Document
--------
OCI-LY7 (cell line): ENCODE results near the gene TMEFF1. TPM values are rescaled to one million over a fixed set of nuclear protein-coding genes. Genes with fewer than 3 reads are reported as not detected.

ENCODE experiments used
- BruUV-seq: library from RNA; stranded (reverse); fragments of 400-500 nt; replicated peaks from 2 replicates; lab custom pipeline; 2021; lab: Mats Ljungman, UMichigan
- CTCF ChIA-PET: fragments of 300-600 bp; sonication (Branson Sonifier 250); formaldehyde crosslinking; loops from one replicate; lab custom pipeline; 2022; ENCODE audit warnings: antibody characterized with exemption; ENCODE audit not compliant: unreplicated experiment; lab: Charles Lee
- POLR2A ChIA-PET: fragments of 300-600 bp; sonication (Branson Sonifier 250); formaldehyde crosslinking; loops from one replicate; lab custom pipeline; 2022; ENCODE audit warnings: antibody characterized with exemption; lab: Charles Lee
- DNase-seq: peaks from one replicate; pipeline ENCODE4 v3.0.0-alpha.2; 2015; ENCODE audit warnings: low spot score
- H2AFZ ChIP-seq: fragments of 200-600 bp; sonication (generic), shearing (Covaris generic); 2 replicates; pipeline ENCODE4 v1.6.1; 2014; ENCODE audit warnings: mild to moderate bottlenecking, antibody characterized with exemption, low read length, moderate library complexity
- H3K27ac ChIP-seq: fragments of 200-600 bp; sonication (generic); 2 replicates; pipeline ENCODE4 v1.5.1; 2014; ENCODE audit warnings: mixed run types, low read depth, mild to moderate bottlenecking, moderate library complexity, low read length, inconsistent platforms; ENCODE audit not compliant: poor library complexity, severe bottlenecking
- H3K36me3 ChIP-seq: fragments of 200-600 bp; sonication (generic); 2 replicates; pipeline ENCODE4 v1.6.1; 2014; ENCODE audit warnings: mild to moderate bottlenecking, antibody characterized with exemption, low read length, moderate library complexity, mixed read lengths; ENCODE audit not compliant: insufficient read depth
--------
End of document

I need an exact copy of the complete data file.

OCI-LY7 (cell line): ENCODE results near the gene TMEFF1. TPM values are rescaled to one million over a fixed set of nuclear protein-coding genes. Genes with fewer than 3 reads are reported as not detected.

ENCODE experiments used
- BruUV-seq: library from RNA; stranded (reverse); fragments of 400-500 nt; replicated peaks from 2 replicates; lab custom pipeline; 2021; lab: Mats Ljungman, UMichigan
- CTCF ChIA-PET: fragments of 300-600 bp; sonication (Branson Sonifier 250); formaldehyde crosslinking; loops from one replicate; lab custom pipeline; 2022; ENCODE audit warnings: antibody characterized with exemption; ENCODE audit not compliant: unreplicated experiment; lab: Charles Lee
- POLR2A ChIA-PET: fragments of 300-600 bp; sonication (Branson Sonifier 250); formaldehyde crosslinking; loops from one replicate; lab custom pipeline; 2022; ENCODE audit warnings: antibody characterized with exemption; lab: Charles Lee
- DNase-seq: peaks from one replicate; pipeline ENCODE4 v3.0.0-alpha.2; 2015; ENCODE audit warnings: low spot score
- H2AFZ ChIP-seq: fragments of 200-600 bp; sonication (generic), shearing (Covaris generic); 2 replicates; pipeline ENCODE4 v1.6.1; 2014; ENCODE audit warnings: mild to moderate bottlenecking, antibody characterized with exemption, low read length, moderate library complexity
- H3K27ac ChIP-seq: fragments of 200-600 bp; sonication (generic); 2 replicates; pipeline ENCODE4 v1.5.1; 2014; ENCODE audit warnings: mixed run types, low read depth, mild to moderate bottlenecking, moderate library complexity, low read length, inconsistent platforms; ENCODE audit not compliant: poor library complexity, severe bottlenecking
- H3K36me3 ChIP-seq: fragments of 200-600 bp; sonication (generic); 2 replicates; pipeline ENCODE4 v1.6.1; 2014; ENCODE audit warnings: mild to moderate bottlenecking, antibody characterized with exemption, low read length, moderate library complexity, mixed read lengths; ENCODE audit not compliant: insufficient read depth